Displaced Hindu students at our free coaching centres gain more than academic support. They also get oriented with the Indian values unique to this land. For example, recently, we celebrated Teacher’s Day at our centre with various events for refugee students.
For the first time, Teacher’s Day was celebrated at the Sewa Nyaya Uththan Foundation (SNUF) centre in Jodhpur, Rajasthan. Children were introduced to Dr. Sarvepalli Radhakrishnan’s life and works.
The foundation’s mission is to educate displaced children in academics and acquaint them with Indian values and culture. Hence, various programs are organised for the children, whether it’s Teacher’s Day, Indigenous Peoples’ Day, or Independence Day.
The program began with the singing of the national anthem. Following that, the children recited poems and even delivered speeches in honour of their teachers. The children also crafted greeting cards and small gifts for their teachers.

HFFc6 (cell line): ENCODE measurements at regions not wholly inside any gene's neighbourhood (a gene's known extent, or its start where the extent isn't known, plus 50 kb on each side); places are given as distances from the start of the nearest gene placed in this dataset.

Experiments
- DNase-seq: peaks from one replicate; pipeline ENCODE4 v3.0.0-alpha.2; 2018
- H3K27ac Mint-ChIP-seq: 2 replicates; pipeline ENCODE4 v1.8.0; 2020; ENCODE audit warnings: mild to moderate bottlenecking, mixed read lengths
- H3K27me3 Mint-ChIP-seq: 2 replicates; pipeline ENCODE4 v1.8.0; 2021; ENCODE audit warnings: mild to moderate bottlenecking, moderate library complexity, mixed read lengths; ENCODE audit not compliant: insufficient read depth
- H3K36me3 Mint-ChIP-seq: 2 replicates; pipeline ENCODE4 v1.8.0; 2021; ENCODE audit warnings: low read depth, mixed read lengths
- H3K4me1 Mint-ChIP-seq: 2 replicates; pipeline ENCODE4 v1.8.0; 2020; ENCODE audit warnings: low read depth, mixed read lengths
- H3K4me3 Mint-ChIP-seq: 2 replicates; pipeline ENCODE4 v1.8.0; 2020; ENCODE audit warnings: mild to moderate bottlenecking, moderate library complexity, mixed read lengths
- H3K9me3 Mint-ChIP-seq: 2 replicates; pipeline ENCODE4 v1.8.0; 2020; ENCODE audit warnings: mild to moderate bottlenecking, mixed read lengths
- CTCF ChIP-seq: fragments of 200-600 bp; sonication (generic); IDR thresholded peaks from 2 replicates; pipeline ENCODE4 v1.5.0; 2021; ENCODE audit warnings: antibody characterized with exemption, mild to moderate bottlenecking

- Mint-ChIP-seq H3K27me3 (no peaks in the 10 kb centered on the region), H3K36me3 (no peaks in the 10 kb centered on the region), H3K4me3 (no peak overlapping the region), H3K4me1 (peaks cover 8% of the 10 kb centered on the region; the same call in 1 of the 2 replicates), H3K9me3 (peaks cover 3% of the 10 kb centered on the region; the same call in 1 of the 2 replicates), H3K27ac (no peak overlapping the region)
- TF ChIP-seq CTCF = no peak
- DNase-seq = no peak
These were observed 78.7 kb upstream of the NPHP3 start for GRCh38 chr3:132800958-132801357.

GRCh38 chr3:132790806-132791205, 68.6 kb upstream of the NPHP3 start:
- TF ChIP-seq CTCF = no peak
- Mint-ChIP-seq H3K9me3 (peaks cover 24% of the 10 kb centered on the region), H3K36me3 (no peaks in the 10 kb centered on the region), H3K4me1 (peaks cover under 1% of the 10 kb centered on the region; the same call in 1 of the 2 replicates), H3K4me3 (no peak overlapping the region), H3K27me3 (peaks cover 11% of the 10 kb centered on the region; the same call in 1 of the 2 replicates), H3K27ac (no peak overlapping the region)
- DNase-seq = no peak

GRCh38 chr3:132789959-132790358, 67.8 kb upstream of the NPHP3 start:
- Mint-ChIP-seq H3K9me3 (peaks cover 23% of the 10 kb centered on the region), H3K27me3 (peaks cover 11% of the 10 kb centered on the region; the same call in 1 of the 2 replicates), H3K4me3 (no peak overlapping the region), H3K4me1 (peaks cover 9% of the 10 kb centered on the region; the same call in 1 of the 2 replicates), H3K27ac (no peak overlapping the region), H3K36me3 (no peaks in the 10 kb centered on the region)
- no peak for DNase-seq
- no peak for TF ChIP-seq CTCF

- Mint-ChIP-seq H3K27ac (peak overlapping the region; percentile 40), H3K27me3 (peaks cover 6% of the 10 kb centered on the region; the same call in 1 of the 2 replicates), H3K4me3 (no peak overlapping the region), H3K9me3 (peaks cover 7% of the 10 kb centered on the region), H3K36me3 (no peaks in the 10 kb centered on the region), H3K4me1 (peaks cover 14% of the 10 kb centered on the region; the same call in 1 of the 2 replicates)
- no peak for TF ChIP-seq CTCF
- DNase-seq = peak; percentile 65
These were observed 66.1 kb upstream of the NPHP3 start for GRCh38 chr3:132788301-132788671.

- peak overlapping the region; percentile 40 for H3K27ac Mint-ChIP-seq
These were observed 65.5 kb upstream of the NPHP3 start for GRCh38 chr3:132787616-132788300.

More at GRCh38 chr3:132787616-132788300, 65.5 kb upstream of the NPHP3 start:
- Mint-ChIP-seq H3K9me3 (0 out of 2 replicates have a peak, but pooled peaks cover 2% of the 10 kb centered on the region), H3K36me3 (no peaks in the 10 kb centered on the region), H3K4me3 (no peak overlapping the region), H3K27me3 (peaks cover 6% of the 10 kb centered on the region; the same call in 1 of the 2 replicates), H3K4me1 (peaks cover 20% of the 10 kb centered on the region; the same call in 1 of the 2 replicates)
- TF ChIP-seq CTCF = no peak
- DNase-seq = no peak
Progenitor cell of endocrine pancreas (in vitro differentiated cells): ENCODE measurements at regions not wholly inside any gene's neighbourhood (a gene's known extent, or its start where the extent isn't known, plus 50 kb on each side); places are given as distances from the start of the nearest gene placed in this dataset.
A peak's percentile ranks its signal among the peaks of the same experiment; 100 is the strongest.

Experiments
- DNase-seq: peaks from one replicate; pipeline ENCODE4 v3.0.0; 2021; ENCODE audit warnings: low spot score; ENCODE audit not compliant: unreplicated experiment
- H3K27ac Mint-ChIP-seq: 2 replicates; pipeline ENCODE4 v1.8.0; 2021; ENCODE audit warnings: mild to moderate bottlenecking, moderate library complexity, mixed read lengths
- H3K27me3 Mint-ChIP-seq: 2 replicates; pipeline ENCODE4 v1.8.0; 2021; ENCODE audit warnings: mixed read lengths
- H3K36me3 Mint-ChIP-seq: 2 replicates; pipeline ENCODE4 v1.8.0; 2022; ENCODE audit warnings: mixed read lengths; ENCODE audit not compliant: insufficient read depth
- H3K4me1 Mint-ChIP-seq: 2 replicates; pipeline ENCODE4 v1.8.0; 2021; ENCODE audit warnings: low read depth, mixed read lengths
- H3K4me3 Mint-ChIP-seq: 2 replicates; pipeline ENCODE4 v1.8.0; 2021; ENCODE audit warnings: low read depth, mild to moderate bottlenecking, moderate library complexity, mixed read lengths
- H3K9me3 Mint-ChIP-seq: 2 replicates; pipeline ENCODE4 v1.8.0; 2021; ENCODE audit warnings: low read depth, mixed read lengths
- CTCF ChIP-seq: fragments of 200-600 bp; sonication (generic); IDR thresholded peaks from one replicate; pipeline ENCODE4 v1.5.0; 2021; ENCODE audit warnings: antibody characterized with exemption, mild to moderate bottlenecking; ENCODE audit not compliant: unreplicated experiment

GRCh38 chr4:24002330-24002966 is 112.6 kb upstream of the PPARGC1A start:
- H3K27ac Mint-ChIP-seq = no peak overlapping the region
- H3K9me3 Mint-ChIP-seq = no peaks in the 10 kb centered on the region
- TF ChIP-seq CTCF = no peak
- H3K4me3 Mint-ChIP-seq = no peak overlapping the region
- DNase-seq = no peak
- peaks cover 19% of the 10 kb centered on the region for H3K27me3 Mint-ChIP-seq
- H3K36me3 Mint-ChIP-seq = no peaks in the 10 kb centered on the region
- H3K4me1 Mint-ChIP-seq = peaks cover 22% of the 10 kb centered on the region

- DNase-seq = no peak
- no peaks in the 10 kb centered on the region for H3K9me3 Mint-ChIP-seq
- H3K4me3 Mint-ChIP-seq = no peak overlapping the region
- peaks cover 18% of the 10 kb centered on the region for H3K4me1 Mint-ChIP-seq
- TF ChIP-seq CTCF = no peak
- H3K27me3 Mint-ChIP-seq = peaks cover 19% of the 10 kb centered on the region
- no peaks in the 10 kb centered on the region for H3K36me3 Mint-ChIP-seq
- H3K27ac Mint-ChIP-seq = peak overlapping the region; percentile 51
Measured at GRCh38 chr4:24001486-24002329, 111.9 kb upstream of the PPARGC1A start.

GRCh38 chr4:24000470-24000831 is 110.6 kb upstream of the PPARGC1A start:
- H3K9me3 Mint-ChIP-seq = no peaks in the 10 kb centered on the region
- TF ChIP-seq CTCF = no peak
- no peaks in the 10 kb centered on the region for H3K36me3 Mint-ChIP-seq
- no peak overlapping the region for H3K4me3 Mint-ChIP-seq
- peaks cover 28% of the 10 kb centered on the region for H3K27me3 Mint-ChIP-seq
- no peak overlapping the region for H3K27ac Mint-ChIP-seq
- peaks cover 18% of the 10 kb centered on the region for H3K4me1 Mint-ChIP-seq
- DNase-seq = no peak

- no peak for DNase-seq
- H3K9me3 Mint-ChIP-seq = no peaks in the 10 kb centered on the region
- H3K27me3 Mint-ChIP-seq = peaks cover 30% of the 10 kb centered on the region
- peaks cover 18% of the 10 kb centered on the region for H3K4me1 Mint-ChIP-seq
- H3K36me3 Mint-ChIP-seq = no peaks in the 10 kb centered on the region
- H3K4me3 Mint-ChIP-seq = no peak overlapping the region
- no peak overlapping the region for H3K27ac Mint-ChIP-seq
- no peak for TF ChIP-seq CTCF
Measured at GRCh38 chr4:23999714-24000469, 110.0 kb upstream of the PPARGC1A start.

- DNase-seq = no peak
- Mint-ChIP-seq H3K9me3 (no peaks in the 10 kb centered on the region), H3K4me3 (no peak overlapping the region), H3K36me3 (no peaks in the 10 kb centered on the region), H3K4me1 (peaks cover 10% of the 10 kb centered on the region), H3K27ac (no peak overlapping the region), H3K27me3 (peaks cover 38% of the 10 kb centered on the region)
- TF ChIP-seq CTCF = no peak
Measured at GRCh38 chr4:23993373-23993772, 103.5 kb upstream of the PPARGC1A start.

Why do Indians celebrate Teacher’s Day?
Dr. Sarvepalli Radhakrishnan, the first Vice President and second President of India, was also a renowned teacher, a great philosopher, and a devoted Hindu scholar. He was honoured with the Bharat Ratna award in 1954 for his qualities. His birthday is celebrated every year in India as Teacher’s Day.
Who are these children at SNUF’s Jodhpur Centre?
These children are displaced Hindu migrants who have been forced to flee from their homes in Pakistan because of the relentless religious persecution there. They are from economically backward tribal communities. Their families generally spend all their money on visas, passports and related paperwork to cross the border to India.